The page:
William Shakespeare, the most celebrated poet in the English language, left behind nearly a million words of text, but his biography has long been a thicket of wild supposition arranged around scant facts. With a steady hand and his trademark wit, Bill Bryson sorts through this colorful muddle to reveal the man himself.
Bryson documents the efforts of earlier scholars, from today's most respected academics to eccentrics like Delia Bacon, an American who developed a firm but unsubstantiated conviction that her namesake, Francis Bacon, was the true author of Shakespeare's plays. Emulating the style of his famous travelogues, Bryson records episodes in his research, including a visit to a bunkerlike room in Washington, D.C., where the world's largest collection of First Folios is housed.
Bryson celebrates Shakespeare as a writer of unimaginable talent and enormous inventiveness, a coiner of phrases ("vanish into thin air," "foregone conclusion," "one fell swoop") that even today have common currency. His Shakespeare is like no one else's the beneficiary of Bryson's genial nature, his engaging skepticism, and a gift for storytelling unrivaled in our time.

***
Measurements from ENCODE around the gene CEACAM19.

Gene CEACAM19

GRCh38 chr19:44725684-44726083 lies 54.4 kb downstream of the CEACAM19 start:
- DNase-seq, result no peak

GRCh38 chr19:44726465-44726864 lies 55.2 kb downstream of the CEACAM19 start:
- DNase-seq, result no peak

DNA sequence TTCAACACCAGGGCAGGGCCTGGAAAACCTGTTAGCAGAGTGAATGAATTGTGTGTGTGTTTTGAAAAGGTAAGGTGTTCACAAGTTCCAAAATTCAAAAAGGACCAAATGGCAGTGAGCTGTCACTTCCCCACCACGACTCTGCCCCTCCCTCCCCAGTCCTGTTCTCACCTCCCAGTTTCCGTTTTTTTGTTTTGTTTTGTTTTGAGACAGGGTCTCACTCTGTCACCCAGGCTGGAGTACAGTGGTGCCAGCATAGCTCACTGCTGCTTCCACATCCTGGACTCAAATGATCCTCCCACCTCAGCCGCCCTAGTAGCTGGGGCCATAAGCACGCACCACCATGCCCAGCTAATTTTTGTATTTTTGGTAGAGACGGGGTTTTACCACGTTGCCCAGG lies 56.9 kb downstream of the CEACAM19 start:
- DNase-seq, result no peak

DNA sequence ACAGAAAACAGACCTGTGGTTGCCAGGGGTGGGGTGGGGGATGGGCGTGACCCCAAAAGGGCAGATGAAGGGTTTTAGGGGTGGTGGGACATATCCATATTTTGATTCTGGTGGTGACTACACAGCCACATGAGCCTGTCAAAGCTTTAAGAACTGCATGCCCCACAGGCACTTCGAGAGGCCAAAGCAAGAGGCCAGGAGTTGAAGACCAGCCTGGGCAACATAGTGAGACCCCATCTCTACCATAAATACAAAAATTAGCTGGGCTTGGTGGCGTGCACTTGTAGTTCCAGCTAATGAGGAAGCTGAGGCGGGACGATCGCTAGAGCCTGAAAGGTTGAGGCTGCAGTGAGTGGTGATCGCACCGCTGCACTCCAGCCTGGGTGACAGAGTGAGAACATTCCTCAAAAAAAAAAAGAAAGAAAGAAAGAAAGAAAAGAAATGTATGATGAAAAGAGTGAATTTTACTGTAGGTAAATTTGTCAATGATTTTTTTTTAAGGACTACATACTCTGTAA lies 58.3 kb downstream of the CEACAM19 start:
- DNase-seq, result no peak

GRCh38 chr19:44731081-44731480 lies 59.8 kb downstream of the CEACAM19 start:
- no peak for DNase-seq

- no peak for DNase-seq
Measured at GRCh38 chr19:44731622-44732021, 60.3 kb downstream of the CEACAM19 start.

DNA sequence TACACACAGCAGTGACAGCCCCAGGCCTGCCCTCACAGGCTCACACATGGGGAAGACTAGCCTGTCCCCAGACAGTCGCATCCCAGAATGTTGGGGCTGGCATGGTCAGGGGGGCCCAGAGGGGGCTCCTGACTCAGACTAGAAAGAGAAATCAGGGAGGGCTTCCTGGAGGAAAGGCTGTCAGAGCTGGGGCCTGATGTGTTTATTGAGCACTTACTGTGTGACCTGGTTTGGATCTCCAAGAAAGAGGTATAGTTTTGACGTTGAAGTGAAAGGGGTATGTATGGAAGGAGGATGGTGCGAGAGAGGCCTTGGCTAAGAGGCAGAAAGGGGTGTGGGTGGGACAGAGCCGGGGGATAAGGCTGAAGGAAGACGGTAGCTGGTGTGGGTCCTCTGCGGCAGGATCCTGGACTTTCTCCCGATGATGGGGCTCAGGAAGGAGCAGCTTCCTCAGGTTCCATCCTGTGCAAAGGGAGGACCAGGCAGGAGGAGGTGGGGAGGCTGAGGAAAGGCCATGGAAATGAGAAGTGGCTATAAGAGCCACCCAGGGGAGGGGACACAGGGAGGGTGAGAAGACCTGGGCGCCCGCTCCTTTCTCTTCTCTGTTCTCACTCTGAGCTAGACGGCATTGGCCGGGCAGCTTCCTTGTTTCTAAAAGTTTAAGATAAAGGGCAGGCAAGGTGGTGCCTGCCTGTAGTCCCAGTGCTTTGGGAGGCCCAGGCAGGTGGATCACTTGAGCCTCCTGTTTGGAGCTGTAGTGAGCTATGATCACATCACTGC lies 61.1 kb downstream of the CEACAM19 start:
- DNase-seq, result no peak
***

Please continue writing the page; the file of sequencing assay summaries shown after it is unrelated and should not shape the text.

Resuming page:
What a match: Bill Bryson, expat American with a well-known love of the English language (see The Mother Tongue, 1990), takes on the life of Will Shakespeare (1564-1616), with his exceedingly well known ability to shape that language into works of genius. The result is a triumph of patience and insight over the obstacle of few facts. We know so little about the great poet and playwright that Bryson manages to indulge some of the wackier speculations, if only for sport. But his touch is, as usual, light and genial. Sifting through the slim evidence of Shakespeare's life, Bryson avoids "the urge to switch from conjunctive to indicative" that characterizes so many of the previous biographers. Using the best scholars and critics to amplify his own amateur research, he takes us to both the National Archives in London -- where he describes the mess that is 16th-century orthography -- and the basement of the Folger Library's collection of First Folios. This visit occasions Bryson's smart excursus on early bookmaking and allows him to celebrate the real heroes of Shakespeare's afterlife: the friends who preserved most of his plays in that first collected edition, itself the Holy Grail of Shakespeare scholarship. The final chapter, a survey of the silly debunkers of Shakespeare's authorship, is a real hoot, with Bryson at his wittiest. Not since Marchette Chute's somewhat prudish Shakespeare of London (1949) have we had such a succinct, reliable, and enjoyable Shakespeare bio for general readers. Bryson penetrates the mystery that was the life -- for the majesty that is the work. --Thomas De Pietro